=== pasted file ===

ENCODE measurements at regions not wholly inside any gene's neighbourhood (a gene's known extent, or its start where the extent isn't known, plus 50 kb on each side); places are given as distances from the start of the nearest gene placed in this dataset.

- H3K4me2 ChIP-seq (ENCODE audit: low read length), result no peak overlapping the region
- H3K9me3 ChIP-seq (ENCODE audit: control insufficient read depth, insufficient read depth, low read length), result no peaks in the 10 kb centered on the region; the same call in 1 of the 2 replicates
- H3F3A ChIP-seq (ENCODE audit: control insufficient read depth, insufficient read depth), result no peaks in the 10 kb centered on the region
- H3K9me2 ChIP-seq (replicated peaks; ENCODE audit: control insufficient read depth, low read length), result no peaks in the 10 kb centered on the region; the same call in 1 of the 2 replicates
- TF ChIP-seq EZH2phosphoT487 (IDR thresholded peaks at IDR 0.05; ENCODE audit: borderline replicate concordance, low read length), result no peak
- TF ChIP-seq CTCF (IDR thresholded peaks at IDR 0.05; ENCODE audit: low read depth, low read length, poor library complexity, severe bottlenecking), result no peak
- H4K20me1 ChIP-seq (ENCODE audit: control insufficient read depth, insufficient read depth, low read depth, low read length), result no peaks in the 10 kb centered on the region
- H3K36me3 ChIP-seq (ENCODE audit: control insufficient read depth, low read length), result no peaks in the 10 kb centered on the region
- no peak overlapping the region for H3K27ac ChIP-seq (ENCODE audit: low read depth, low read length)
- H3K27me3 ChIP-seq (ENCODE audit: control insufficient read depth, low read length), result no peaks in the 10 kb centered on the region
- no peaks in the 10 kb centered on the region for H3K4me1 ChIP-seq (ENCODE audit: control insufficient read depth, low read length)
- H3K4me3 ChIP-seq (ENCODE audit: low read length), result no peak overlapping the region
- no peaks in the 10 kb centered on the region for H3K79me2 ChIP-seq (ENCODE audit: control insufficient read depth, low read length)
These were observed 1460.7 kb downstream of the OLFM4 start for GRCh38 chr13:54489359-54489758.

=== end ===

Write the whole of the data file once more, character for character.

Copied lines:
ENCODE measurements at regions not wholly inside any gene's neighbourhood (a gene's known extent, or its start where the extent isn't known, plus 50 kb on each side); places are given as distances from the start of the nearest gene placed in this dataset.

- H3K4me2 ChIP-seq (ENCODE audit: low read length), result no peak overlapping the region
- H3K9me3 ChIP-seq (ENCODE audit: control insufficient read depth, insufficient read depth, low read length), result no peaks in the 10 kb centered on the region; the same call in 1 of the 2 replicates
- H3F3A ChIP-seq (ENCODE audit: control insufficient read depth, insufficient read depth), result no peaks in the 10 kb centered on the region
- H3K9me2 ChIP-seq (replicated peaks; ENCODE audit: control insufficient read depth, low read length), result no peaks in the 10 kb centered on the region; the same call in 1 of the 2 replicates
- TF ChIP-seq EZH2phosphoT487 (IDR thresholded peaks at IDR 0.05; ENCODE audit: borderline replicate concordance, low read length), result no peak
- TF ChIP-seq CTCF (IDR thresholded peaks at IDR 0.05; ENCODE audit: low read depth, low read length, poor library complexity, severe bottlenecking), result no peak
- H4K20me1 ChIP-seq (ENCODE audit: control insufficient read depth, insufficient read depth, low read depth, low read length), result no peaks in the 10 kb centered on the region
- H3K36me3 ChIP-seq (ENCODE audit: control insufficient read depth, low read length), result no peaks in the 10 kb centered on the region
- no peak overlapping the region for H3K27ac ChIP-seq (ENCODE audit: low read depth, low read length)
- H3K27me3 ChIP-seq (ENCODE audit: control insufficient read depth, low read length), result no peaks in the 10 kb centered on the region
- no peaks in the 10 kb centered on the region for H3K4me1 ChIP-seq (ENCODE audit: control insufficient read depth, low read length)
- H3K4me3 ChIP-seq (ENCODE audit: low read length), result no peak overlapping the region
- no peaks in the 10 kb centered on the region for H3K79me2 ChIP-seq (ENCODE audit: control insufficient read depth, low read length)
These were observed 1460.7 kb downstream of the OLFM4 start for GRCh38 chr13:54489359-54489758.